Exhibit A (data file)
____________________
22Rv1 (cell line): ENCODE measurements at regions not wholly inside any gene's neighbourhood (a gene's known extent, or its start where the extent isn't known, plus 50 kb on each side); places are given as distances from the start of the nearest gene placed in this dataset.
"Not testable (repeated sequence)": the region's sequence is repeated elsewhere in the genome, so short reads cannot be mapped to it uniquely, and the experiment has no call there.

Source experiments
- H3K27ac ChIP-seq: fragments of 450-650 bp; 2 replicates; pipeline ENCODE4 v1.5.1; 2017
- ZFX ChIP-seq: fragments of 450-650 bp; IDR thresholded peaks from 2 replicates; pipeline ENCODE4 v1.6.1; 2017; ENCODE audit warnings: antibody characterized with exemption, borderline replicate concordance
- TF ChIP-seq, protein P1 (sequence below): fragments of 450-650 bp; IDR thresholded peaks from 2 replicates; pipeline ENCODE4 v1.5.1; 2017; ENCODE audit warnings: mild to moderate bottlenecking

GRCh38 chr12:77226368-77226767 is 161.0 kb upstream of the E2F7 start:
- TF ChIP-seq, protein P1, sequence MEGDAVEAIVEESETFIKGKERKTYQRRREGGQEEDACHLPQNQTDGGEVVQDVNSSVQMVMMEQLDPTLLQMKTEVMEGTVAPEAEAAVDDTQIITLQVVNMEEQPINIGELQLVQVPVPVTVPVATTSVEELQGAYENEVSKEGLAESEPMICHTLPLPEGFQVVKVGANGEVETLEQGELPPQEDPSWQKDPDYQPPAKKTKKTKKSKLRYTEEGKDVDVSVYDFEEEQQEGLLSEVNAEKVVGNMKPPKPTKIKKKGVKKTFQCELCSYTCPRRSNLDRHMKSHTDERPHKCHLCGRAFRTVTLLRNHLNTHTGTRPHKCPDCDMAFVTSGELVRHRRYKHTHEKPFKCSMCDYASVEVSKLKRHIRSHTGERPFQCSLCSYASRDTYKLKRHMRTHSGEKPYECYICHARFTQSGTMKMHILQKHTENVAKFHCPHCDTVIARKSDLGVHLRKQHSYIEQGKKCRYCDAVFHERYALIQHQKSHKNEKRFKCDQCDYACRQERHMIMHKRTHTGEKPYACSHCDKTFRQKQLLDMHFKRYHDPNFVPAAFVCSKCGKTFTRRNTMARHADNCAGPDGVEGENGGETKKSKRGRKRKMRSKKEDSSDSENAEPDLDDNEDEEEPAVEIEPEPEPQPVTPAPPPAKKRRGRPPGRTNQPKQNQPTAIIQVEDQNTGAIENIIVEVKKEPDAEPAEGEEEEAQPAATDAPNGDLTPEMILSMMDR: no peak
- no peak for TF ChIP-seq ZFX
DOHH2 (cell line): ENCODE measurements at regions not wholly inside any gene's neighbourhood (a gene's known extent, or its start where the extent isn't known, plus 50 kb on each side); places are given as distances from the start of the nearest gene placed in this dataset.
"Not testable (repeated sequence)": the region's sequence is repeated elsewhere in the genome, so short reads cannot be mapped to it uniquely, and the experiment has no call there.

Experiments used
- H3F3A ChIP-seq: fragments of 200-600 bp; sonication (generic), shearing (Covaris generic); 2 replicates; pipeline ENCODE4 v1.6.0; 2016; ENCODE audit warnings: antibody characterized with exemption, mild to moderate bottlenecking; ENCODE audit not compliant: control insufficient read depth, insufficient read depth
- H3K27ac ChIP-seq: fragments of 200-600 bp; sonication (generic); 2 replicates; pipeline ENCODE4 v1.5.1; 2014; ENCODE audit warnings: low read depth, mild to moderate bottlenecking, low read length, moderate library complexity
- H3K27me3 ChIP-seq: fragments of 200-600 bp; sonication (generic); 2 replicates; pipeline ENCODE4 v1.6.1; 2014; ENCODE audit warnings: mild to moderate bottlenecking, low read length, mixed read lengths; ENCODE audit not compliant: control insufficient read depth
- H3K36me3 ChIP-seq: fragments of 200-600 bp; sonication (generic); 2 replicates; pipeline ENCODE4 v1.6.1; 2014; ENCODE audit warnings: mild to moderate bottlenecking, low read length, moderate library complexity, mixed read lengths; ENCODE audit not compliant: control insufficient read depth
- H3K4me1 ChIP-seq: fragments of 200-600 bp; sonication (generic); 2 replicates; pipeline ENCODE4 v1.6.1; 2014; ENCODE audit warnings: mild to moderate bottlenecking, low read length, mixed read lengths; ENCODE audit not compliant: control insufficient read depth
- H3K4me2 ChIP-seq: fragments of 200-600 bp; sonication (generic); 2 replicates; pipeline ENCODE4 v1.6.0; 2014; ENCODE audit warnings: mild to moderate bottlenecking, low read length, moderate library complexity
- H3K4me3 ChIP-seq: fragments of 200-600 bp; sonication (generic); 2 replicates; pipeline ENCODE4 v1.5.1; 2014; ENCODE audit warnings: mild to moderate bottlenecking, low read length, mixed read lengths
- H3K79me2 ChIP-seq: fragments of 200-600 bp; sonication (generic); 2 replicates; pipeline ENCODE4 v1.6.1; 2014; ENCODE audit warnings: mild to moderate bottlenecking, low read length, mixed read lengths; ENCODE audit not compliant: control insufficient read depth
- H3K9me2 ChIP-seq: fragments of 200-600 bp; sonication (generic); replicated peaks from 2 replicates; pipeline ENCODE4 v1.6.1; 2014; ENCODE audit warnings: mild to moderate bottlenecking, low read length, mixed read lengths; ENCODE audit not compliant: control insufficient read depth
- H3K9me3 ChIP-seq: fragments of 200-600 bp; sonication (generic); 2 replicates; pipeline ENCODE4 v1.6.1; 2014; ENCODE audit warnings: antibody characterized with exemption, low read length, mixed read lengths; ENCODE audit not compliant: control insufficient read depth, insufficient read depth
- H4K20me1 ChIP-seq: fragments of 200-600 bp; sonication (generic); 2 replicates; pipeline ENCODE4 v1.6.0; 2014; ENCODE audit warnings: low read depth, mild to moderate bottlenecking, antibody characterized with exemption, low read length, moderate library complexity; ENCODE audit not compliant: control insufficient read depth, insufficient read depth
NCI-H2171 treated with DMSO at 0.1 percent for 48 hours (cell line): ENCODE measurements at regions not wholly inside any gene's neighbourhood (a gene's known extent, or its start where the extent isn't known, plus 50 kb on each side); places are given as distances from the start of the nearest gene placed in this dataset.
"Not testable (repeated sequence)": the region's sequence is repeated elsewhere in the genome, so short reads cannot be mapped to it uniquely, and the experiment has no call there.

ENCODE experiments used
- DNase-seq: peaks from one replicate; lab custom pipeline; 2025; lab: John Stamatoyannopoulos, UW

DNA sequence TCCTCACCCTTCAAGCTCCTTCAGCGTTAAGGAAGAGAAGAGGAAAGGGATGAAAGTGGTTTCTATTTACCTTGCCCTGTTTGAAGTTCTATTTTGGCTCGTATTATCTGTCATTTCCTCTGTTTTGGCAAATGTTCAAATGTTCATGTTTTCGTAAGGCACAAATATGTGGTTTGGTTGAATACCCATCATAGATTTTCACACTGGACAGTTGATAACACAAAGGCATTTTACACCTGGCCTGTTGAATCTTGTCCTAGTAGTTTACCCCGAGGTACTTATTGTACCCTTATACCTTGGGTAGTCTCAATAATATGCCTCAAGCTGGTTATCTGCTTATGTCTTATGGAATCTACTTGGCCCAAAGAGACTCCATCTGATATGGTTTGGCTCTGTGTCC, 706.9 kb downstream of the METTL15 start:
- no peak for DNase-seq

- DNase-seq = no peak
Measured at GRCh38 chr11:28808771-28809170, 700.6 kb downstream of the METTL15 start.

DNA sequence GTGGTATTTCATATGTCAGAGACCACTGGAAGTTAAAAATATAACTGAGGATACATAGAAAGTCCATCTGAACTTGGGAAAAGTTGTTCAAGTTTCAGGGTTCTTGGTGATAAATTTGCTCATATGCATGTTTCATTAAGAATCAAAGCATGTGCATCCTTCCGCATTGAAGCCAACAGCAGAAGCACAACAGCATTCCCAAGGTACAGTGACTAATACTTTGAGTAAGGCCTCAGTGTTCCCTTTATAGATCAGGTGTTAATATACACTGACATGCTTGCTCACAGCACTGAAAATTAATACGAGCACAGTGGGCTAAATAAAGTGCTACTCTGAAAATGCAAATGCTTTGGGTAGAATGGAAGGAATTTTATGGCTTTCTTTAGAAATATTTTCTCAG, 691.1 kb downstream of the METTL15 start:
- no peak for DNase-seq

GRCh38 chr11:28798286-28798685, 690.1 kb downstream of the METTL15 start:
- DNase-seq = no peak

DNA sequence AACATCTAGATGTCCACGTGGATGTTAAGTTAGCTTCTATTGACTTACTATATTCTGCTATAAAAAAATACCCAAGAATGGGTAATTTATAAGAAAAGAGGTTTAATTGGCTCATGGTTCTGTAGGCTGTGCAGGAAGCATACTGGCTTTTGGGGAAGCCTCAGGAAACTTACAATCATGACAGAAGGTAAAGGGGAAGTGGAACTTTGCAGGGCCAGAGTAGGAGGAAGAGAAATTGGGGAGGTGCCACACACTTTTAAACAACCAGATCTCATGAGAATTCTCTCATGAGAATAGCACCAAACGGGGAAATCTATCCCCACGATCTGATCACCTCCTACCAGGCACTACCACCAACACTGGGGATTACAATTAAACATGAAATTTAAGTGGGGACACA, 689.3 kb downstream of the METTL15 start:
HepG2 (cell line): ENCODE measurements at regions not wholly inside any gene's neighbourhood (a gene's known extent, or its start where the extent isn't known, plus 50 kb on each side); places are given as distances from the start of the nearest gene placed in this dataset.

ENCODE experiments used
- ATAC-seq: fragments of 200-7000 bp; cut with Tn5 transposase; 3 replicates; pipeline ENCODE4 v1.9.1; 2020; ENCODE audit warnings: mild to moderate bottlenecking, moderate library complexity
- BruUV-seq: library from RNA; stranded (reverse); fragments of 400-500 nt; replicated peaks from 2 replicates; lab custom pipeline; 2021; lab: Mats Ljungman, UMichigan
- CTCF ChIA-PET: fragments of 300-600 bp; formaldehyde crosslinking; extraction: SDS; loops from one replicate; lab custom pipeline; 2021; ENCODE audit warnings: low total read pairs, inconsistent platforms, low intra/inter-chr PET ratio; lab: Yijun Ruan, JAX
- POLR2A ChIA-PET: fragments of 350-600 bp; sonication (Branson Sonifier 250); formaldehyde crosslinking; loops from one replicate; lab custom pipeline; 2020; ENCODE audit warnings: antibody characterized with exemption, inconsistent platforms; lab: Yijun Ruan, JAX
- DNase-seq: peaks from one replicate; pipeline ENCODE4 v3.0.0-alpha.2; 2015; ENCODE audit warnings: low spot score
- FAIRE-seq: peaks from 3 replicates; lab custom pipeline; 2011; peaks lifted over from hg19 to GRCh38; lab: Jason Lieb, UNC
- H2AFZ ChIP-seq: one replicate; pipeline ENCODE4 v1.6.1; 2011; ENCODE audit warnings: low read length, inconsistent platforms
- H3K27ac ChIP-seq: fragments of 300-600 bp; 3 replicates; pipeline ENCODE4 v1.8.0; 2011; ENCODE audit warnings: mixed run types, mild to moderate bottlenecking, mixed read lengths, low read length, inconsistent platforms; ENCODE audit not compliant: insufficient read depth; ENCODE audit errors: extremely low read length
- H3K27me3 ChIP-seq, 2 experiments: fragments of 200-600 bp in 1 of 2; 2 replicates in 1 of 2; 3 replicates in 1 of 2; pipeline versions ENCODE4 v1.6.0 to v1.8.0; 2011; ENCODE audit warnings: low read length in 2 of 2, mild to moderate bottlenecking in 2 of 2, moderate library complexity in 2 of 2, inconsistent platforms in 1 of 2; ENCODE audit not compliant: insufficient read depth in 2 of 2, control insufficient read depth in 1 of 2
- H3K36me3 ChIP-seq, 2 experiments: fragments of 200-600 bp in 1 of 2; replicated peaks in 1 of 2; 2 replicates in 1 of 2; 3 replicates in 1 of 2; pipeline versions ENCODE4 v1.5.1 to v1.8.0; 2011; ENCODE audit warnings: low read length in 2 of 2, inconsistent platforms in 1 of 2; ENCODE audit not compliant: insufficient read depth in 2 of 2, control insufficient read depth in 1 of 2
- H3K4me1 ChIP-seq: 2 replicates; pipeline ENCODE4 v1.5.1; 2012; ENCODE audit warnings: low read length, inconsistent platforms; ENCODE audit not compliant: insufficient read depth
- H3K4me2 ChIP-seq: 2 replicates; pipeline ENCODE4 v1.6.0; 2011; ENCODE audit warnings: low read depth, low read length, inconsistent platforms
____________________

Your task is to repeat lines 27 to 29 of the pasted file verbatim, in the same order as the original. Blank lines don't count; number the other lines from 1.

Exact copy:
- DNase-seq: peaks from one replicate; lab custom pipeline; 2025; lab: John Stamatoyannopoulos, UW

DNA sequence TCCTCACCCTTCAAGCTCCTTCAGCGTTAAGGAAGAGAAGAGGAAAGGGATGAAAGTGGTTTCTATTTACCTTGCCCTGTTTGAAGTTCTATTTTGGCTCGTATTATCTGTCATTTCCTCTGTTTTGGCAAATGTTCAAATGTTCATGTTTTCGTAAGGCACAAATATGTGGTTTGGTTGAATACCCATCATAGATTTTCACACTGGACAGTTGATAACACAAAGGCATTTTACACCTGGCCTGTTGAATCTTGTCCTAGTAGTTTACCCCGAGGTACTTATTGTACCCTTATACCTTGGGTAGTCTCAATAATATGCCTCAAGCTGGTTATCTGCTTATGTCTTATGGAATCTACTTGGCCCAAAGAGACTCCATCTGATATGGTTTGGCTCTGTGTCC, 706.9 kb downstream of the METTL15 start:
- no peak for DNase-seq